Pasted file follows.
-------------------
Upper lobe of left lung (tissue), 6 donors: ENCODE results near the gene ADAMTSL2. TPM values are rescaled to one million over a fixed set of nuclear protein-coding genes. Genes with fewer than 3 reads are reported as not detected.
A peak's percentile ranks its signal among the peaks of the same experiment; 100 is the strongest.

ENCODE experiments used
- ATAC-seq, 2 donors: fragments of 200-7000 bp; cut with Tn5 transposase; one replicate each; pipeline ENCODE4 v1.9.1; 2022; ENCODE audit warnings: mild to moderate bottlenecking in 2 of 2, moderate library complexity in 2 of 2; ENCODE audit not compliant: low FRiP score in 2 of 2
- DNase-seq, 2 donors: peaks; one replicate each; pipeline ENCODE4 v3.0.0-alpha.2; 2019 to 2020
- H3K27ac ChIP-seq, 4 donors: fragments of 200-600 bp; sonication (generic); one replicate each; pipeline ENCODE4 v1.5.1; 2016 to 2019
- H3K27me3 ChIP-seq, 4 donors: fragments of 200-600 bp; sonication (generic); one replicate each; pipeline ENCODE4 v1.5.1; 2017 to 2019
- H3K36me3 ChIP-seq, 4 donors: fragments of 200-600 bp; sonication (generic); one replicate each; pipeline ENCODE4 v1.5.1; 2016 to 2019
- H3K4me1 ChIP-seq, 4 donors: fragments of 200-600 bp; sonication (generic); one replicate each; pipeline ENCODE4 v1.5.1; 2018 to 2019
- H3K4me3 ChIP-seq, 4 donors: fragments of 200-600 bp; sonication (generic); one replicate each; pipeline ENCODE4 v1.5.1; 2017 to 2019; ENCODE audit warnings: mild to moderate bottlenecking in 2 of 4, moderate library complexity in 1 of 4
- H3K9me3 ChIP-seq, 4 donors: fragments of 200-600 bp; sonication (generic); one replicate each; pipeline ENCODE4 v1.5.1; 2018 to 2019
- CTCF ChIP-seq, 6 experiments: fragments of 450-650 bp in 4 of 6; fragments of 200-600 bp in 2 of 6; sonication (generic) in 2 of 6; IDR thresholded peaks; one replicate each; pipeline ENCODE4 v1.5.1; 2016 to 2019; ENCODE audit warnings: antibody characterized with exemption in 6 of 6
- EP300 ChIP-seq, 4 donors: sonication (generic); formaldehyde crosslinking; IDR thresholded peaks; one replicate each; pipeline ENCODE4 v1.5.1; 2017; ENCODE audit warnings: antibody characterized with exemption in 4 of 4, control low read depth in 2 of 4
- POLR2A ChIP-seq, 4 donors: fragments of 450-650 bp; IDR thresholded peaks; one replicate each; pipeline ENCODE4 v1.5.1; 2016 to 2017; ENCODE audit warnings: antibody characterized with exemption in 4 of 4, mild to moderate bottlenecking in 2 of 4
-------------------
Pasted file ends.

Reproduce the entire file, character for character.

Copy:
Upper lobe of left lung (tissue), 6 donors: ENCODE results near the gene ADAMTSL2. TPM values are rescaled to one million over a fixed set of nuclear protein-coding genes. Genes with fewer than 3 reads are reported as not detected.
A peak's percentile ranks its signal among the peaks of the same experiment; 100 is the strongest.

ENCODE experiments used
- ATAC-seq, 2 donors: fragments of 200-7000 bp; cut with Tn5 transposase; one replicate each; pipeline ENCODE4 v1.9.1; 2022; ENCODE audit warnings: mild to moderate bottlenecking in 2 of 2, moderate library complexity in 2 of 2; ENCODE audit not compliant: low FRiP score in 2 of 2
- DNase-seq, 2 donors: peaks; one replicate each; pipeline ENCODE4 v3.0.0-alpha.2; 2019 to 2020
- H3K27ac ChIP-seq, 4 donors: fragments of 200-600 bp; sonication (generic); one replicate each; pipeline ENCODE4 v1.5.1; 2016 to 2019
- H3K27me3 ChIP-seq, 4 donors: fragments of 200-600 bp; sonication (generic); one replicate each; pipeline ENCODE4 v1.5.1; 2017 to 2019
- H3K36me3 ChIP-seq, 4 donors: fragments of 200-600 bp; sonication (generic); one replicate each; pipeline ENCODE4 v1.5.1; 2016 to 2019
- H3K4me1 ChIP-seq, 4 donors: fragments of 200-600 bp; sonication (generic); one replicate each; pipeline ENCODE4 v1.5.1; 2018 to 2019
- H3K4me3 ChIP-seq, 4 donors: fragments of 200-600 bp; sonication (generic); one replicate each; pipeline ENCODE4 v1.5.1; 2017 to 2019; ENCODE audit warnings: mild to moderate bottlenecking in 2 of 4, moderate library complexity in 1 of 4
- H3K9me3 ChIP-seq, 4 donors: fragments of 200-600 bp; sonication (generic); one replicate each; pipeline ENCODE4 v1.5.1; 2018 to 2019
- CTCF ChIP-seq, 6 experiments: fragments of 450-650 bp in 4 of 6; fragments of 200-600 bp in 2 of 6; sonication (generic) in 2 of 6; IDR thresholded peaks; one replicate each; pipeline ENCODE4 v1.5.1; 2016 to 2019; ENCODE audit warnings: antibody characterized with exemption in 6 of 6
- EP300 ChIP-seq, 4 donors: sonication (generic); formaldehyde crosslinking; IDR thresholded peaks; one replicate each; pipeline ENCODE4 v1.5.1; 2017; ENCODE audit warnings: antibody characterized with exemption in 4 of 4, control low read depth in 2 of 4
- POLR2A ChIP-seq, 4 donors: fragments of 450-650 bp; IDR thresholded peaks; one replicate each; pipeline ENCODE4 v1.5.1; 2016 to 2017; ENCODE audit warnings: antibody characterized with exemption in 4 of 4, mild to moderate bottlenecking in 2 of 4